There are several treatment options for tendinopathy. Physical therapy may be used alongside most treatments. Electric Shock Wave Therapy (ESWT) is a non invasive procedure that is highly effective in the treatment of tendinopathy. ESWT combined with eccentric exercises has led to a huge improvement in patients compared to eccentric exercises alone. Each treatment plan is unique and different depending on the patient’s biology. The treatment of tendinopathy can be aimed at relieving symptoms and may include instructing the patient to refrain from activities that may have led to the injury.

Patients may be required to refrain from the offending physical activity for a period of one week to several months. The patient may also have to take a break from sports and activities that may have the same effect as the offending activity. However, the patient may continue engaging in exercises that have no adverse effect on the Achilles tendon like swimming and upper body exercises. It is worth noting that for a full recovery, patients should avoid using the affected tendon.

Another treatment option for tendinopathy which may be used together with other treatments is ice therapy. This treatment is effective in reducing swelling and pain. It also helps to reduce the injury on the tendon. An ice pack (wrapped in a towel) is applied to the tendon after the patient has been through a session of tendinopathy treatment.

Unless your condition is caused by tendinitis, you are advised not to take anti inflammatory medication like ibuprofen. Eccentric strengthening and stretching of your calf muscles can help you heal quickly. Calf raises or calf lowering are some of the common physical therapy exercises for tendinopathy. Massage may also be used as part of the treatment plan.

At New York Dynamic Neuromuscular Rehabilitation, we offer Achilles tendinopathy treatment necessary for you to recover. We also provide ESWT; a regenerative treatment where sound waves bearing a high frequency are produced to trigger the body’s healing process. Our centre is one of the few facilities in New York that offers ESWT. We also offer other non-invasive treatments. Many of the patients that we treat respond positively when their condition is diagnosed and treated early.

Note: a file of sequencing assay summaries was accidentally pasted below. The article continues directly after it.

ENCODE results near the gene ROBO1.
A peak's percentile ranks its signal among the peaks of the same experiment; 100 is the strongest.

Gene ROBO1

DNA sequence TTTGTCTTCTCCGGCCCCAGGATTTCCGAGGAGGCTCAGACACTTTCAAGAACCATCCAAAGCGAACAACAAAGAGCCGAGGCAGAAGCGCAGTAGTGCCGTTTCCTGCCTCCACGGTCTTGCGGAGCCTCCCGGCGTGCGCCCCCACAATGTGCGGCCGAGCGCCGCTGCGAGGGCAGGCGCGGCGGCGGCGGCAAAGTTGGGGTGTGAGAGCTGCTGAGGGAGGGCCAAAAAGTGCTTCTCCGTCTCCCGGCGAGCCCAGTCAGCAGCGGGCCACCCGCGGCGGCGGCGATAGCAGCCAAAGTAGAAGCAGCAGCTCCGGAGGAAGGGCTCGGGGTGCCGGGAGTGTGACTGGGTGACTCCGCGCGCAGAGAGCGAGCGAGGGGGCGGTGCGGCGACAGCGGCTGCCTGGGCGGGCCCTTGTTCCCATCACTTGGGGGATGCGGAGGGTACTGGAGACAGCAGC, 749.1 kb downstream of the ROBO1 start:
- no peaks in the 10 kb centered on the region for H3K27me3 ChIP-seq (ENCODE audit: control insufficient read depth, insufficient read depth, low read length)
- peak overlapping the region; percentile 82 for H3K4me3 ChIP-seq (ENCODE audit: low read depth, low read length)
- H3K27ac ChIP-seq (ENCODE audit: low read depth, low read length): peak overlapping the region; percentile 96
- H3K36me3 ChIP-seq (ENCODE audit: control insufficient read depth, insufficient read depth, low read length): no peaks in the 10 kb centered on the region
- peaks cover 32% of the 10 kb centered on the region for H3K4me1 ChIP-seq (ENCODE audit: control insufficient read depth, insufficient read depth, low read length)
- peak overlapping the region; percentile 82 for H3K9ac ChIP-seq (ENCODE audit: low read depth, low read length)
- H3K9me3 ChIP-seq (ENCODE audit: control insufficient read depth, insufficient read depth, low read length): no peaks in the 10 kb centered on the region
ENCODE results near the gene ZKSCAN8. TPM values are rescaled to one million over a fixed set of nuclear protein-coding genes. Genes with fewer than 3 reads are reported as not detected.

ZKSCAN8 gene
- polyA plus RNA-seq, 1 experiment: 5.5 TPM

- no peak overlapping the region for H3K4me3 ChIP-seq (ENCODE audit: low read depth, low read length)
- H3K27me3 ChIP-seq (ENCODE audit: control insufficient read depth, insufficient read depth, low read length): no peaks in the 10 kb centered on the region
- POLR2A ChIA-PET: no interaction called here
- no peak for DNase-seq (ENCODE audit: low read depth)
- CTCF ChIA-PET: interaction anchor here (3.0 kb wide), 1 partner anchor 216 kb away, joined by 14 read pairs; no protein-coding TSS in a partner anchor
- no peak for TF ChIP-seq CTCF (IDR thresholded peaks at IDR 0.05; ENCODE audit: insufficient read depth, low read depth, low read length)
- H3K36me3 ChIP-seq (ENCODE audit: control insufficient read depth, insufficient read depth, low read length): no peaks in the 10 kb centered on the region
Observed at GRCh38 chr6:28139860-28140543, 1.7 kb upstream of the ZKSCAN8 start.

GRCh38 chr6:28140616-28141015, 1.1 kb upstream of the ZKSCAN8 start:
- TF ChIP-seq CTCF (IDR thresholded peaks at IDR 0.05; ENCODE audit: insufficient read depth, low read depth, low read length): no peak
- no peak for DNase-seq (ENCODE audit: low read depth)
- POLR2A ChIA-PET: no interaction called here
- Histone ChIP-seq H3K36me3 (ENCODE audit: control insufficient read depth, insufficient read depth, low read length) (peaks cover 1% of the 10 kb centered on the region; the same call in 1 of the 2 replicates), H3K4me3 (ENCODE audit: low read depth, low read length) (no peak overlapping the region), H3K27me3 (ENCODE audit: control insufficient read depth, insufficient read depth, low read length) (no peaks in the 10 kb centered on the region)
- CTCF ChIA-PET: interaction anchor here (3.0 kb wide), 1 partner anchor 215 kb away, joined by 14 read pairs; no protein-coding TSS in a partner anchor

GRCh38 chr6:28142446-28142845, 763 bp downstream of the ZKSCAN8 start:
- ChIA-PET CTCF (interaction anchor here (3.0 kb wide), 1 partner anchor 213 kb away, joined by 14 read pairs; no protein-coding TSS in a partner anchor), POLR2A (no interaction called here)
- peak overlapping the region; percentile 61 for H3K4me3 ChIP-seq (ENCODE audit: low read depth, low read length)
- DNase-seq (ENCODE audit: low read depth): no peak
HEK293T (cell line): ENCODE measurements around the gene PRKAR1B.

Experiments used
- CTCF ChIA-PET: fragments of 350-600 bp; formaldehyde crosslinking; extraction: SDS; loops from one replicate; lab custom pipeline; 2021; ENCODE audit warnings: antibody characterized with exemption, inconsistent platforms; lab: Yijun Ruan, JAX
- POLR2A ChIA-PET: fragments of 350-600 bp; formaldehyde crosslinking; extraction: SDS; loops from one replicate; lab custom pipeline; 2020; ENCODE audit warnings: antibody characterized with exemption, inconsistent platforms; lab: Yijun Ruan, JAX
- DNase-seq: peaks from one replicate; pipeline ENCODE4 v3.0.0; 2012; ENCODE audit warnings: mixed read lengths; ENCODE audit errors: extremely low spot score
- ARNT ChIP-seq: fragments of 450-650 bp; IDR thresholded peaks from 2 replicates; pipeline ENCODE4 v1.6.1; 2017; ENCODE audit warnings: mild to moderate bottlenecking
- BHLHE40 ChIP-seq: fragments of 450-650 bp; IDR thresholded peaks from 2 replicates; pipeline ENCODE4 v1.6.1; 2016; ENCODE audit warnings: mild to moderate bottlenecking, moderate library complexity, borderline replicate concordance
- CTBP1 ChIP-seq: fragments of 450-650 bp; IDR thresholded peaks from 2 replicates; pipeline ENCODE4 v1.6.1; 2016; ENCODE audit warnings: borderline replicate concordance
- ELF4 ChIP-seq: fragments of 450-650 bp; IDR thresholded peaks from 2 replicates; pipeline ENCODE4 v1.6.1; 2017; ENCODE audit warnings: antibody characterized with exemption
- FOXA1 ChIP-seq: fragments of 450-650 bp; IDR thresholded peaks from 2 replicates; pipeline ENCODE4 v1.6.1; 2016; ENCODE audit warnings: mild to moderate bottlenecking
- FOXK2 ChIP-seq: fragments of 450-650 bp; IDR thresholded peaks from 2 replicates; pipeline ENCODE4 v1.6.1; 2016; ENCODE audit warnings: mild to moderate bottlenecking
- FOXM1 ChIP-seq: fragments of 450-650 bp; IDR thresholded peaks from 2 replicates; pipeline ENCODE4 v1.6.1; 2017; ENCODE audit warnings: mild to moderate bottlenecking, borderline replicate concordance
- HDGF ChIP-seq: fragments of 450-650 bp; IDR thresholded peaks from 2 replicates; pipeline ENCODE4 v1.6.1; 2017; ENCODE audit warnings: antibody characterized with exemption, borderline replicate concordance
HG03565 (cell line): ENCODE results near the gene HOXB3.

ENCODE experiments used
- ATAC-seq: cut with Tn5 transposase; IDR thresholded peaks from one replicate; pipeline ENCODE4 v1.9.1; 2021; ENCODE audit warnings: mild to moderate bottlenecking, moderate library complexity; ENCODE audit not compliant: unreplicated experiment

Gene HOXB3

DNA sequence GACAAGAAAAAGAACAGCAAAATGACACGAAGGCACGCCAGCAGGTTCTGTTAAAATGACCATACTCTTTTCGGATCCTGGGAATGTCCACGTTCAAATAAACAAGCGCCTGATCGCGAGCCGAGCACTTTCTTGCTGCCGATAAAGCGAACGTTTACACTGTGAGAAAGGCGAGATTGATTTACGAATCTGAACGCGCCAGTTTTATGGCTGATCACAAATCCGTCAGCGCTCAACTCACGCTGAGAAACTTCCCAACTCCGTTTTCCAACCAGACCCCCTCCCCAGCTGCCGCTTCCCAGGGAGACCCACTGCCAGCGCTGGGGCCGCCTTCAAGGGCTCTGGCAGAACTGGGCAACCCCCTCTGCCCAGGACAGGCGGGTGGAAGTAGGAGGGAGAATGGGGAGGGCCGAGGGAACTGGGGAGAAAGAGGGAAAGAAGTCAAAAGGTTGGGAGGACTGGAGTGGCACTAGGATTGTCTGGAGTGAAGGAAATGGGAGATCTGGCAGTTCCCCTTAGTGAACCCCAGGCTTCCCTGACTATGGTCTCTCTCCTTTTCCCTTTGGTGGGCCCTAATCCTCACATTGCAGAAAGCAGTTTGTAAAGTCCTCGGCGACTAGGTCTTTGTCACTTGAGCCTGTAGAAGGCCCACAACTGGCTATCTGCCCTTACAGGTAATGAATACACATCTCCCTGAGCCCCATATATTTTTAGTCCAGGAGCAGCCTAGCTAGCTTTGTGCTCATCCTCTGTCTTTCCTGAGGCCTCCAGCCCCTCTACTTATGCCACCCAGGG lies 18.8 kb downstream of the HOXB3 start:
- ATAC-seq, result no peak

In this instance, an athlete was originally diagnosed with minor quadriceps muscle strain and was treated for four weeks, with unsatisfactory results. When he came to our clinic, the muscle was not healing, and the patients’ muscle tissue had already begun to atrophy.

Upon examination using MSUS, we discovered that he had a full muscle thickness tear that had been overlooked by his previous provider. To mitigate damage and promote healing, surgery should have been performed immediately after the injury occurred. Because of misdiagnosis and inappropriate treatment, the patient now has permanent damage that cannot be corrected.

The most important advantage of Ultrasound over MRI imaging is its ability to zero in on the symptomatic region and obtain imaging, with active participation and feedback from the patient. Using dynamic MSUS, we can see what happens when patients contract their muscles, something that cannot be done with MRI. From a diagnostic perspective, this interaction is invaluable.

Dynamic ultrasonography examination demonstrating
the full thickness tear and already occurring muscle atrophy
due to misdiagnosis and not referring the patient
to proper diagnostic workup

Demonstration of how very small muscle defect is made and revealed
to be a complete tear with muscle contraction
under diagnostic sonography (not possible with MRI)


Complete tear of rectus femoris
with large hematoma (blood)


Separation of muscle ends due to tear elicited
on dynamic sonography examination